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ENDANGERED SPECIES — Trail camera photos confirm that Oregon’s famous wandering wolf, OR-7, has fathered at least two new pups.
U.S. Fish and Wildlife Service biologist John Stephenson said Thursday that brings to seven the number of wolves in the Rogue pack, which lives on the Rogue River-Siskiyou National Forest in the Cascades of southwestern Oregon. That includes three pups from last year.
Biologists had confirmed the second set of pups last July, but didn’t know how many.
OR-7 became famous as his GPS collar tracked his travels across Oregon and into Northern California in search of a mate. That collar’s batteries have since died, and biologists have been unable to replace them.
Meanwhile, another collared wolf from OR-7s Imnaha pack has come to southwestern Oregon, and is living east of Klamath Marsh.
ENDANGERED SPECIES — OR-7, a wolf originally from northeast Oregon, may have found a mate in southwest Oregon’s Cascade Mountains, the Oregon Department of Fish and Wildlife reports.
In early May, remote cameras on the Rogue River-Siskiyou National Forest captured several images of what appears to be a black female wolf in the same area where OR-7 is currently located. The images were found by wildlife biologists when they checked cameras on May 7.
The remote cameras were set up by U.S. Fish and Wildlife Service and Oregon Department of Fish and Wildlife as part of ongoing cooperative wolf monitoring efforts. New images of OR-7 were also captured on the same cameras and can be accessed and viewed at ODFW’s wolf photo gallery (see first three images).
“This information is not definitive, but it is likely that this new wolf and OR-7 have paired up. More localized GPS collar data from OR-7 is an indicator that they may have denned,” said John Stephenson, Service wolf biologist. “If that is correct, they would be rearing pups at this time of year.”
The Service and ODFW probably won’t be able to confirm the presence of pups until June or later, the earliest pup surveys are conducted, so as not to disturb them at such a young age. Wolf pups are generally born in mid-April, so any pups would be less than a month old at this time.
If confirmed, the pups would mark the first known wolf breeding in the Oregon Cascades since the early 20th century.
Wolf OR7 is already well-known due to his long trek and his search for a mate—normal behavior for a wolf, which will leave a pack to look for new territory and for a chance to mate. “This latest development is another twist in OR-7’s interesting story,” said Russ Morgan, ODFW wolf coordinator.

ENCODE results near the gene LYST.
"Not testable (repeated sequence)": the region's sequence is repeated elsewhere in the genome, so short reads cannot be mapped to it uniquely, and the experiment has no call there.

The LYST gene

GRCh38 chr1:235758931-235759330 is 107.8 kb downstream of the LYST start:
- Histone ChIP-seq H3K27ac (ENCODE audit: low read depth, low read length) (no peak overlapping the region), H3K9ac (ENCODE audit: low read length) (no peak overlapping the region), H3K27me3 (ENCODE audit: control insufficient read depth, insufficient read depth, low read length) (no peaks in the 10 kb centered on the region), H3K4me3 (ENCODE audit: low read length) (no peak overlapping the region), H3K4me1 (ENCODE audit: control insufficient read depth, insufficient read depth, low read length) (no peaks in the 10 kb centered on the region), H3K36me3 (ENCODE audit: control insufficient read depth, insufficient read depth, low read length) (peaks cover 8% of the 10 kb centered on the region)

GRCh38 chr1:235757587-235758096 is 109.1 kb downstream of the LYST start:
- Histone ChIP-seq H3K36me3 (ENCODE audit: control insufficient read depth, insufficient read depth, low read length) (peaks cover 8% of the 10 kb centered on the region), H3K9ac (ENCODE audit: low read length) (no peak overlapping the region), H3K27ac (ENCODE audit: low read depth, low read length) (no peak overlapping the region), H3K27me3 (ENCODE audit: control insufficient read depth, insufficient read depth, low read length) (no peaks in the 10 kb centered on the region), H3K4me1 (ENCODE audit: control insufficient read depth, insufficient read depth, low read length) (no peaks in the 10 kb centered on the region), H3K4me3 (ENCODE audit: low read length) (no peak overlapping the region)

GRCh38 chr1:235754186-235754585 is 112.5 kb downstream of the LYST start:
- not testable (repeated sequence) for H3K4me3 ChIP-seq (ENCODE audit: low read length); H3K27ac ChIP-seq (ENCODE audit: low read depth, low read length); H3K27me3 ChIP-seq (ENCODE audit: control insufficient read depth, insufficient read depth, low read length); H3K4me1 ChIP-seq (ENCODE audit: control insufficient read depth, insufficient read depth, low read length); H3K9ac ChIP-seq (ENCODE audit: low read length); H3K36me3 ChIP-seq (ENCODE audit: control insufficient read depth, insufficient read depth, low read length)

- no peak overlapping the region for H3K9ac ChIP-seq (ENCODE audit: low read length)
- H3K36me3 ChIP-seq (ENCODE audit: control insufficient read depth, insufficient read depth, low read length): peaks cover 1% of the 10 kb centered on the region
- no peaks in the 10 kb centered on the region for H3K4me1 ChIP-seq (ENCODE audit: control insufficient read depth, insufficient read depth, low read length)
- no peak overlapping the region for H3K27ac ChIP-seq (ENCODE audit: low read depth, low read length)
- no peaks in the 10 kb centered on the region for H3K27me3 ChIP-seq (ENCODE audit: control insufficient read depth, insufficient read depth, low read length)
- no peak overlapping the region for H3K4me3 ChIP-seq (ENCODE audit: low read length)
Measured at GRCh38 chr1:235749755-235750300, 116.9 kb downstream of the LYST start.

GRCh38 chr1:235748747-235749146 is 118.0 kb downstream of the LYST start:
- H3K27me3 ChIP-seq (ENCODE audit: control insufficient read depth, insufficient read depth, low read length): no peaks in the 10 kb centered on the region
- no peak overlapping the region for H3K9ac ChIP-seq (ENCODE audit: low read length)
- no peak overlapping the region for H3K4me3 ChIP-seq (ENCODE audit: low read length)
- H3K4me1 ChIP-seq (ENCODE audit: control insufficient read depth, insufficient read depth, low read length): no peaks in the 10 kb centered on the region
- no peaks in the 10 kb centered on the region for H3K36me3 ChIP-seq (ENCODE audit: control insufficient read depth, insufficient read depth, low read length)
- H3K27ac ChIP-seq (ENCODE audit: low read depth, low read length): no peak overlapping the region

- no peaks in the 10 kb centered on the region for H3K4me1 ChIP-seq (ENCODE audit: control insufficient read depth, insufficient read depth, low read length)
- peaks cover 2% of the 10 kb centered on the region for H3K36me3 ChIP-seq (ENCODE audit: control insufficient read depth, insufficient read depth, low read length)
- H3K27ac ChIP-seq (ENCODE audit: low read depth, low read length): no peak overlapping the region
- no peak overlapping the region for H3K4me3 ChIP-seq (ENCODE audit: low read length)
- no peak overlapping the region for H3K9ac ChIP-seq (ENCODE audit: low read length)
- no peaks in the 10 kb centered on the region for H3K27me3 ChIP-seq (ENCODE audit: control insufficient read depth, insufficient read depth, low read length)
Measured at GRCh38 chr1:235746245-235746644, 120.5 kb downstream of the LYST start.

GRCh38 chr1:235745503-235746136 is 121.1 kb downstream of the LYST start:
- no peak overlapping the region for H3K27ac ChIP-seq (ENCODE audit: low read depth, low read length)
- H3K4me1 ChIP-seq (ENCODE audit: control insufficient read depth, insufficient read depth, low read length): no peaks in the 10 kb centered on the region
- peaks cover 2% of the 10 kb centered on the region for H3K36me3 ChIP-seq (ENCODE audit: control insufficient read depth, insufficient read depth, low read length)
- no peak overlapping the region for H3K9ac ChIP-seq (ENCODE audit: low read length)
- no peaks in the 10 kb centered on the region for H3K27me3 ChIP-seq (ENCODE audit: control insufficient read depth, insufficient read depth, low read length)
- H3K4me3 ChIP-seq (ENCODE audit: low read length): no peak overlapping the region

The Service and ODFW will continue to monitor the area to gather additional information on the pair and possible pups. That monitoring will include the use of remote cameras, DNA sample collection from scats found, and pup surveys when appropriate.
Wolves throughout Oregon are protected by the state Endangered Species Act. Wolves west of Oregon Highways 395-78-95, including OR-7 and the female wolf, are also protected by the federal Endangered Species Act, with the Service as the lead management agency.
At the end of last year, there were 64 known wolves in Oregon. Except for OR-7, most known wolves are in the northeast corner of the state.
OR-7 was born into northeast Oregon’s Imnaha wolf pack in April 2009 and collared by ODFW on Feb. 25, 2011. He left the pack in September 2011, traveled across Oregon and into California on Dec. 28, 2011, becoming the first known wolf in that state since 1924.
Other wolves have traveled further, and other uncollared wolves may have made it to California. But OR-7’s GPS collar, which transmits his location data several times a day, enabled wildlife managers to track him closely.
Since March 2013, OR-7 has spent the majority of his time in the southwest Cascades in an area mapped on ODFW’s website.
ENDANGERED SPECIES — People interested in the far-flung wanderings of Oregon’s celebrity wolf, OR-7, can keep up with his progress into other states on a new website.
The California Department of Fish and Game put up a map Friday showing the wolf’s path since leaving Oregon and heading into the Cascade Range of Northern California.
In the interests of the wolf’s safety, the department is delaying posting locations on the map by about a week.
The most recent one puts OR-7 about 35 miles south of Alturas, Calif., heading northeast toward Nevada.
The 2-year-old wolf was born in northeastern Oregon, and last September left his pack to seek out a mate and a new territory.
He crossed into California at the end of December and is the first wolf in California in more than 80 years.
ENDANGERED SPECIES — The young male wolf that has been traipsing about Oregon has made its way into Northern California, the first wolf to do so since 1924.
Details in this Los Angeles Times report, Oregon wolf makes its way to N. California.